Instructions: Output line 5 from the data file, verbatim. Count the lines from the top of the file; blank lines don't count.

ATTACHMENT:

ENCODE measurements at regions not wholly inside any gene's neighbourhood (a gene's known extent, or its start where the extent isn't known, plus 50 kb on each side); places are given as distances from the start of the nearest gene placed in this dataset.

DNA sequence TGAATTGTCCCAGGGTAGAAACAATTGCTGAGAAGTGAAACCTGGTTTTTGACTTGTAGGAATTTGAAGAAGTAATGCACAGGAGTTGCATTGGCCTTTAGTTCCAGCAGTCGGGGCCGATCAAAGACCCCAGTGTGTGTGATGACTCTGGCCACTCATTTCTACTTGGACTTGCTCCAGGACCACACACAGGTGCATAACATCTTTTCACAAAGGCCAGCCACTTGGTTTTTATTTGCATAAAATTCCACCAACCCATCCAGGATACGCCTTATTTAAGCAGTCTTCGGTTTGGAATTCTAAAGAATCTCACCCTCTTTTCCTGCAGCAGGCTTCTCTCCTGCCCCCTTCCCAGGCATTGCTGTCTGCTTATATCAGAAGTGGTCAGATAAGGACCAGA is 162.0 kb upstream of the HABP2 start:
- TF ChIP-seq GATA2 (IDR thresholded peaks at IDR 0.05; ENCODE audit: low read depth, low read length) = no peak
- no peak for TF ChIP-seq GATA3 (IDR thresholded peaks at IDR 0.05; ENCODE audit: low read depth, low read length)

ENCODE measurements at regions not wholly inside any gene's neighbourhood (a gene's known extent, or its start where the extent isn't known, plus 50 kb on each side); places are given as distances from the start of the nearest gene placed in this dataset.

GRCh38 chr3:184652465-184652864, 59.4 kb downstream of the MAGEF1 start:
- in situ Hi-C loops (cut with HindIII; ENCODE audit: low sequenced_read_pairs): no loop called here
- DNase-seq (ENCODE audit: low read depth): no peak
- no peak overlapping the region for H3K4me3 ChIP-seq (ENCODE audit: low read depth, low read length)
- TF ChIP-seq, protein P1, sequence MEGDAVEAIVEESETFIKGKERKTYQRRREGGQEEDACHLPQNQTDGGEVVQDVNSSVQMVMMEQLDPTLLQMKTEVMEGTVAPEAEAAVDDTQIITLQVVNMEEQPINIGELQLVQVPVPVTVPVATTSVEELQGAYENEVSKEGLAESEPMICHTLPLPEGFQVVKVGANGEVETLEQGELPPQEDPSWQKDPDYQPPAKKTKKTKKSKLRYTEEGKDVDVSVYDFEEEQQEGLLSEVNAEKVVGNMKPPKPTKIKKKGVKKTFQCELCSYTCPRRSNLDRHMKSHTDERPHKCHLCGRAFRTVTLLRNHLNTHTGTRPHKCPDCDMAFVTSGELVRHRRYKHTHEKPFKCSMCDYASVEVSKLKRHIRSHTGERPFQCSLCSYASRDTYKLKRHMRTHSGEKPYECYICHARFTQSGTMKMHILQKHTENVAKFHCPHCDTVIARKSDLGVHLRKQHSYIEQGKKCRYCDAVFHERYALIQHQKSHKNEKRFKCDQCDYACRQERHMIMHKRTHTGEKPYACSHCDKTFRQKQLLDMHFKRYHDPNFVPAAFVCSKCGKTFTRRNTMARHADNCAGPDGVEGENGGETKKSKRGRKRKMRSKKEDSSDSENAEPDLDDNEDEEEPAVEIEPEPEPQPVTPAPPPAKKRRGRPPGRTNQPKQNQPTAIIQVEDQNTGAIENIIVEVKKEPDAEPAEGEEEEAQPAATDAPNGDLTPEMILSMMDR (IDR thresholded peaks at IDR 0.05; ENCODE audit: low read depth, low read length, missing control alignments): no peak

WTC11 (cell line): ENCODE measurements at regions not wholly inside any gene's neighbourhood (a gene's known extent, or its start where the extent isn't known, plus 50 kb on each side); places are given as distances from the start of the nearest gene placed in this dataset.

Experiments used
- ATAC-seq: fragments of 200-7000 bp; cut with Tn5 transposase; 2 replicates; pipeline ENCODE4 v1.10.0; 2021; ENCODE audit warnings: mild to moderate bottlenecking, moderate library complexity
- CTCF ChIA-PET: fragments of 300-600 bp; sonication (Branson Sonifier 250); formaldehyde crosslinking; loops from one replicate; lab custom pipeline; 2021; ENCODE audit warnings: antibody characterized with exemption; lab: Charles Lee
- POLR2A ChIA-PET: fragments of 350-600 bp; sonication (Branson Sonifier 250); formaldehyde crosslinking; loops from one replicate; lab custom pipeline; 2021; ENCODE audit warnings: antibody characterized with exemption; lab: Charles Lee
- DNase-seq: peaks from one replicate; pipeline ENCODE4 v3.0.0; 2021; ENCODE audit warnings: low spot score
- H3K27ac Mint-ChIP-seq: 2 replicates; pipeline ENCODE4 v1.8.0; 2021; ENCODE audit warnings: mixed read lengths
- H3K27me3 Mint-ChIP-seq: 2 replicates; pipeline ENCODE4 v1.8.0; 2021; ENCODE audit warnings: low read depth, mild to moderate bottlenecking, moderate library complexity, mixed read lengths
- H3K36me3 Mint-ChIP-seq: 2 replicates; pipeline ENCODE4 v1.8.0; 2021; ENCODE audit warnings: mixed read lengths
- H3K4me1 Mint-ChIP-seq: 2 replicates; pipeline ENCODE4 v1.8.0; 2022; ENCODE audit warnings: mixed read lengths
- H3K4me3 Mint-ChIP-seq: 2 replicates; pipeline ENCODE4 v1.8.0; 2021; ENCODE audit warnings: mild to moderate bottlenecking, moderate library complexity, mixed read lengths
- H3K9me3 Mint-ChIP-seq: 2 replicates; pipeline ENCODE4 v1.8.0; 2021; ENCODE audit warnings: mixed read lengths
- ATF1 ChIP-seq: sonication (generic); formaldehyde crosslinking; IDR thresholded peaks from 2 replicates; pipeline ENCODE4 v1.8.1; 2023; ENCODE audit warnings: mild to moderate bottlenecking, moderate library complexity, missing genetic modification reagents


ENCODE measurements at regions not wholly inside any gene's neighbourhood (a gene's known extent, or its start where the extent isn't known, plus 50 kb on each side); places are given as distances from the start of the nearest gene placed in this dataset.